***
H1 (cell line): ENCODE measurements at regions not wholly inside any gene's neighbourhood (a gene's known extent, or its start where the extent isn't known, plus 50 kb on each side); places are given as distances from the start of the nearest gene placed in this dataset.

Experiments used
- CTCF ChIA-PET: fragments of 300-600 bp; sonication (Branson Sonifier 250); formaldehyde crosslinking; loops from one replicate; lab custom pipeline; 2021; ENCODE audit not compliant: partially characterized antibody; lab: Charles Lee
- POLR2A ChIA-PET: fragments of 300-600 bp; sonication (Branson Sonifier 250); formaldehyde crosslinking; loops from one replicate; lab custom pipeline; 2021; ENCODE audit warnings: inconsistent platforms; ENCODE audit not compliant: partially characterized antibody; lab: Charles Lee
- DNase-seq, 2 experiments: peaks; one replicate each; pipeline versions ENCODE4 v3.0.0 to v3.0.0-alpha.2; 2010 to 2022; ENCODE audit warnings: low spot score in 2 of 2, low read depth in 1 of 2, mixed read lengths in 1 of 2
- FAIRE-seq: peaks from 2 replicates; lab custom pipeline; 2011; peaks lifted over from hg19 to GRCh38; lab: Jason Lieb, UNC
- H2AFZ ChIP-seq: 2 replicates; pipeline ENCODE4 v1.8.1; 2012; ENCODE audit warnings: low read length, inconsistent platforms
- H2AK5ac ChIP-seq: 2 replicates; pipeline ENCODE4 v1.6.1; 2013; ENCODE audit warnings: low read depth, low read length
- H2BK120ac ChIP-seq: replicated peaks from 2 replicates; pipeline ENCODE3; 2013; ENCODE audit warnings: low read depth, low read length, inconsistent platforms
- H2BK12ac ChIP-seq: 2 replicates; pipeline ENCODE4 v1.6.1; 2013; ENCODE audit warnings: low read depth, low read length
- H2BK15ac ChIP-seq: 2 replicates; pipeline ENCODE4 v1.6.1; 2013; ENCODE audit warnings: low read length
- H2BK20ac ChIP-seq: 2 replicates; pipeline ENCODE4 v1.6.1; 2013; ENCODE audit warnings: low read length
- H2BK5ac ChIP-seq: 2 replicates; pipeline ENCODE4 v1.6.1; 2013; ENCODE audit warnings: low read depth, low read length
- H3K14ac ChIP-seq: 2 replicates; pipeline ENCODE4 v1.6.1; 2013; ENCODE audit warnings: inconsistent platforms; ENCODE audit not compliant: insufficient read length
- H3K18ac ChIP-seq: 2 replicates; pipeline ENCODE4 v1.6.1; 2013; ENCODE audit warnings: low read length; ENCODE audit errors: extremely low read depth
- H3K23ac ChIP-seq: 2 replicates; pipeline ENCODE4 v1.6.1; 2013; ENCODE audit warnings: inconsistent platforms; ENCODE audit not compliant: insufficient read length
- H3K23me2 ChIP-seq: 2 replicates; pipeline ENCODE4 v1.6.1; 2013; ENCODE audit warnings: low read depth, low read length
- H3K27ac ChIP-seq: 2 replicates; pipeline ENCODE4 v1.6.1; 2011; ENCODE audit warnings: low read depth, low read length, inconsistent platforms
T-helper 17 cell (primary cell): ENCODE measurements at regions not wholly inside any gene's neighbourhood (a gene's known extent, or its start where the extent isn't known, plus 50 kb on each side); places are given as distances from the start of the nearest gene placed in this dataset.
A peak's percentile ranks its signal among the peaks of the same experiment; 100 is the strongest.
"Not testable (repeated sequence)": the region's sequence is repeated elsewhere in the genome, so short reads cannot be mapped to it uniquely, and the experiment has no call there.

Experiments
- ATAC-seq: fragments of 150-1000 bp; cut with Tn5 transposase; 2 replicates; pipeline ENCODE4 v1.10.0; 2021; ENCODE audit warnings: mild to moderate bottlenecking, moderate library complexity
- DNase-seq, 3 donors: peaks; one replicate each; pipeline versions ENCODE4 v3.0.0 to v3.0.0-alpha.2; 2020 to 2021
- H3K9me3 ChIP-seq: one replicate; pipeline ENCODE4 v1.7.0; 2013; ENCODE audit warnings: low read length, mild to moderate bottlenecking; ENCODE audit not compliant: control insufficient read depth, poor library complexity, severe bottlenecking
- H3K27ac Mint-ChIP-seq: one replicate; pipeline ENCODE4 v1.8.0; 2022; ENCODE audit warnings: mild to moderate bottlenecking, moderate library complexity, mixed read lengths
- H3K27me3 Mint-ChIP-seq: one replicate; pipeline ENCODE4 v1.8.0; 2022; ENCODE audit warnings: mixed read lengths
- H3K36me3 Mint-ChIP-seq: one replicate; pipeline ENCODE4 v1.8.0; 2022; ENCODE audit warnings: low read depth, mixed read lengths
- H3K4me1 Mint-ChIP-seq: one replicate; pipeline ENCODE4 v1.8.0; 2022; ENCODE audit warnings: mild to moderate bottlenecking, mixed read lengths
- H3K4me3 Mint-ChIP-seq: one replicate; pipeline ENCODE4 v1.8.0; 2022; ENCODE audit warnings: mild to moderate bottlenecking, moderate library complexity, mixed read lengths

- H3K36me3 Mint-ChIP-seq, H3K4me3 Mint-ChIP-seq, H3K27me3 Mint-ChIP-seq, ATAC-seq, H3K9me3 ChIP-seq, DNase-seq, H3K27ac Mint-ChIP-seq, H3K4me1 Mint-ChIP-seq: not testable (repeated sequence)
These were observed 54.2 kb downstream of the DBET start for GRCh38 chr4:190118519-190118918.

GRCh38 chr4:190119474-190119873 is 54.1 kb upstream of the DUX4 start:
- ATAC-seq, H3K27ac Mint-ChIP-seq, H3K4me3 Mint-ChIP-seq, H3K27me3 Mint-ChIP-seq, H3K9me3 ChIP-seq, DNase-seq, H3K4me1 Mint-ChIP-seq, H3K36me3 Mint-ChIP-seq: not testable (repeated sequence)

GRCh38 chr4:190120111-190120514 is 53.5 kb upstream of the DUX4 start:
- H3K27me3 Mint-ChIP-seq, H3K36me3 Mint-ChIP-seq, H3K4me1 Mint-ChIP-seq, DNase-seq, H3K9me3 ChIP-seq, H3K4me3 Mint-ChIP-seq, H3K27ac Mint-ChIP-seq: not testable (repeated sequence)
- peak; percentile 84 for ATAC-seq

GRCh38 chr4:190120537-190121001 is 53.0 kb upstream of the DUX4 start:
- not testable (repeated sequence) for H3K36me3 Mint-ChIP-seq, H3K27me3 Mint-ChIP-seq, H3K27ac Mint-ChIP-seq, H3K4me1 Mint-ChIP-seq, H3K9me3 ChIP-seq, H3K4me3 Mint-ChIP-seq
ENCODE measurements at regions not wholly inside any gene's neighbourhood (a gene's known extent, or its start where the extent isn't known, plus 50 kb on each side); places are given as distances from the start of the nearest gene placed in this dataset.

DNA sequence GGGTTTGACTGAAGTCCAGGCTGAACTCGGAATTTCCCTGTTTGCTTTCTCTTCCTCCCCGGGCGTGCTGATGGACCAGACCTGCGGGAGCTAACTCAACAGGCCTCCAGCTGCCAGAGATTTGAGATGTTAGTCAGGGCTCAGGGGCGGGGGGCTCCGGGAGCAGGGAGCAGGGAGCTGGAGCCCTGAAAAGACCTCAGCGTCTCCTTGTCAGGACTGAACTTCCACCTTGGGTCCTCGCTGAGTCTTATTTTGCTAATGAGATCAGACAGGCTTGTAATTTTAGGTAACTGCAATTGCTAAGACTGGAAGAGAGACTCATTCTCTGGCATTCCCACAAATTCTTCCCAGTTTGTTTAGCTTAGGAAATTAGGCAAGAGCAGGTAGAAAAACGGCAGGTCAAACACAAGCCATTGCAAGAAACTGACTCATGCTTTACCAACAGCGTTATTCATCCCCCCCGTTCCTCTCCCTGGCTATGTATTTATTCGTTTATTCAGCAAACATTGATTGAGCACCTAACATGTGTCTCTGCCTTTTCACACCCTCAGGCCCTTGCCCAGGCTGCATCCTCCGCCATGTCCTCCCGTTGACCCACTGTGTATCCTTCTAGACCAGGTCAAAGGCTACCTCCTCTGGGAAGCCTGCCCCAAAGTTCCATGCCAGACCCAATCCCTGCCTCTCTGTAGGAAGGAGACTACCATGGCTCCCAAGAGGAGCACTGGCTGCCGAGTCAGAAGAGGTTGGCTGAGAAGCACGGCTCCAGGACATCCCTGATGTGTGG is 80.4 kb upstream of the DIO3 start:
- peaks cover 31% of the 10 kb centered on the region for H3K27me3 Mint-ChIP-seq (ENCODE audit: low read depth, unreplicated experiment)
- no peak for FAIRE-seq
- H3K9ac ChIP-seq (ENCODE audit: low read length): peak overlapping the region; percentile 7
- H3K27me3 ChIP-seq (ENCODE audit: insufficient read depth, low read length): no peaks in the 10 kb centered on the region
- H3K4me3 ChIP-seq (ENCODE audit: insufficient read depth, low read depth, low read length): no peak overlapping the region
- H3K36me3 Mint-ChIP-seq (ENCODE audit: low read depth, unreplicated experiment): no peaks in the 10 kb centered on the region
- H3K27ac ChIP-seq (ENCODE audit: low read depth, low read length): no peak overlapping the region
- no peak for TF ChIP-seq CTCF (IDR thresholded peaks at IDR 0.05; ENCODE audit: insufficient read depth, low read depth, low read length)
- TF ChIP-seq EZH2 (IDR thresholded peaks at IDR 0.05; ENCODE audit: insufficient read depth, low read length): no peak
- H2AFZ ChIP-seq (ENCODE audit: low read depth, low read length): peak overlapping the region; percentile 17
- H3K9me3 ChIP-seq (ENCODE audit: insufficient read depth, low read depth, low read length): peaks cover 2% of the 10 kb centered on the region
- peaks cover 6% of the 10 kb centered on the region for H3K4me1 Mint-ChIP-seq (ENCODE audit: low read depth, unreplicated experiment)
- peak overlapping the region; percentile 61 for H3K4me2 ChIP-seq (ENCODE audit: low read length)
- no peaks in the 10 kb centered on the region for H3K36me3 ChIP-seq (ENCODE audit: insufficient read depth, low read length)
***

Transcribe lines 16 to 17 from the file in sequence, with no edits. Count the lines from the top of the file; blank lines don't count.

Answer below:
- H3K23ac ChIP-seq: 2 replicates; pipeline ENCODE4 v1.6.1; 2013; ENCODE audit warnings: inconsistent platforms; ENCODE audit not compliant: insufficient read length
- H3K23me2 ChIP-seq: 2 replicates; pipeline ENCODE4 v1.6.1; 2013; ENCODE audit warnings: low read depth, low read length